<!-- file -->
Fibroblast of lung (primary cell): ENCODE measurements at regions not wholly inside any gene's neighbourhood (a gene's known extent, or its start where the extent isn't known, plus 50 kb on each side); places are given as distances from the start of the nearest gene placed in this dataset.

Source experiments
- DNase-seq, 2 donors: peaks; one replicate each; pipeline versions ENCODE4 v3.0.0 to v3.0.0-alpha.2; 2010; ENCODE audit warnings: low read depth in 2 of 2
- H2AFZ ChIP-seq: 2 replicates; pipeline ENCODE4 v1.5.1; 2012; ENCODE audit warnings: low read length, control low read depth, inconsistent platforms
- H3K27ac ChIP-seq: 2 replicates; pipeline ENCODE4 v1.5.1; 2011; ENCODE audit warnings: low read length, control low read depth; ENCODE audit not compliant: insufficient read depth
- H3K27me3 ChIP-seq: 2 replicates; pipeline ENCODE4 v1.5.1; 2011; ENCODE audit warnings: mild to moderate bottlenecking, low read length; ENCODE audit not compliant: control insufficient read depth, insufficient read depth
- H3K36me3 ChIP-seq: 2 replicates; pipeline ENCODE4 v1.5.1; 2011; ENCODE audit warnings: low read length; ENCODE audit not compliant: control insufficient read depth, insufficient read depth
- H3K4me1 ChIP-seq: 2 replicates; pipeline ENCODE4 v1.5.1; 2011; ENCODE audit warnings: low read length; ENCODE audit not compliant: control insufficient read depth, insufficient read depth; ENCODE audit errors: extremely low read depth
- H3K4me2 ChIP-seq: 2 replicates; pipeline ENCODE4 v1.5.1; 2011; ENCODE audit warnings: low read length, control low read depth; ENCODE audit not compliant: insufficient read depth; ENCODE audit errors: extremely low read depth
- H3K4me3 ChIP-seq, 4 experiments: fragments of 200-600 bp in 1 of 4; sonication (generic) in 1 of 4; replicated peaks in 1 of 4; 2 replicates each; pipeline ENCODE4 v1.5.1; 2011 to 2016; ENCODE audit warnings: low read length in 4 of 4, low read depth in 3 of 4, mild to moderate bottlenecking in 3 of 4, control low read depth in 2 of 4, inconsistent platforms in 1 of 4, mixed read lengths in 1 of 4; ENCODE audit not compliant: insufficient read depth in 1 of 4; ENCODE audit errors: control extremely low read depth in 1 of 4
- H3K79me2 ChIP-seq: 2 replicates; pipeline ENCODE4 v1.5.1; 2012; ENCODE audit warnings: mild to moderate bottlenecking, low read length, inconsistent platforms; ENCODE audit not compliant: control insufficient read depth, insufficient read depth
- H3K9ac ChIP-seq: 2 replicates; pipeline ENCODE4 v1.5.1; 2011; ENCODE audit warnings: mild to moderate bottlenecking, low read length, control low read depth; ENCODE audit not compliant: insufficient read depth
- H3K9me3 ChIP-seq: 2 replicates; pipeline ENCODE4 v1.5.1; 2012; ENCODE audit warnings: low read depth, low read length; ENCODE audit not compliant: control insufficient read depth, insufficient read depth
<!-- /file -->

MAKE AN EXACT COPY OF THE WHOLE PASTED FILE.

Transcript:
Fibroblast of lung (primary cell): ENCODE measurements at regions not wholly inside any gene's neighbourhood (a gene's known extent, or its start where the extent isn't known, plus 50 kb on each side); places are given as distances from the start of the nearest gene placed in this dataset.

Source experiments
- DNase-seq, 2 donors: peaks; one replicate each; pipeline versions ENCODE4 v3.0.0 to v3.0.0-alpha.2; 2010; ENCODE audit warnings: low read depth in 2 of 2
- H2AFZ ChIP-seq: 2 replicates; pipeline ENCODE4 v1.5.1; 2012; ENCODE audit warnings: low read length, control low read depth, inconsistent platforms
- H3K27ac ChIP-seq: 2 replicates; pipeline ENCODE4 v1.5.1; 2011; ENCODE audit warnings: low read length, control low read depth; ENCODE audit not compliant: insufficient read depth
- H3K27me3 ChIP-seq: 2 replicates; pipeline ENCODE4 v1.5.1; 2011; ENCODE audit warnings: mild to moderate bottlenecking, low read length; ENCODE audit not compliant: control insufficient read depth, insufficient read depth
- H3K36me3 ChIP-seq: 2 replicates; pipeline ENCODE4 v1.5.1; 2011; ENCODE audit warnings: low read length; ENCODE audit not compliant: control insufficient read depth, insufficient read depth
- H3K4me1 ChIP-seq: 2 replicates; pipeline ENCODE4 v1.5.1; 2011; ENCODE audit warnings: low read length; ENCODE audit not compliant: control insufficient read depth, insufficient read depth; ENCODE audit errors: extremely low read depth
- H3K4me2 ChIP-seq: 2 replicates; pipeline ENCODE4 v1.5.1; 2011; ENCODE audit warnings: low read length, control low read depth; ENCODE audit not compliant: insufficient read depth; ENCODE audit errors: extremely low read depth
- H3K4me3 ChIP-seq, 4 experiments: fragments of 200-600 bp in 1 of 4; sonication (generic) in 1 of 4; replicated peaks in 1 of 4; 2 replicates each; pipeline ENCODE4 v1.5.1; 2011 to 2016; ENCODE audit warnings: low read length in 4 of 4, low read depth in 3 of 4, mild to moderate bottlenecking in 3 of 4, control low read depth in 2 of 4, inconsistent platforms in 1 of 4, mixed read lengths in 1 of 4; ENCODE audit not compliant: insufficient read depth in 1 of 4; ENCODE audit errors: control extremely low read depth in 1 of 4
- H3K79me2 ChIP-seq: 2 replicates; pipeline ENCODE4 v1.5.1; 2012; ENCODE audit warnings: mild to moderate bottlenecking, low read length, inconsistent platforms; ENCODE audit not compliant: control insufficient read depth, insufficient read depth
- H3K9ac ChIP-seq: 2 replicates; pipeline ENCODE4 v1.5.1; 2011; ENCODE audit warnings: mild to moderate bottlenecking, low read length, control low read depth; ENCODE audit not compliant: insufficient read depth
- H3K9me3 ChIP-seq: 2 replicates; pipeline ENCODE4 v1.5.1; 2012; ENCODE audit warnings: low read depth, low read length; ENCODE audit not compliant: control insufficient read depth, insufficient read depth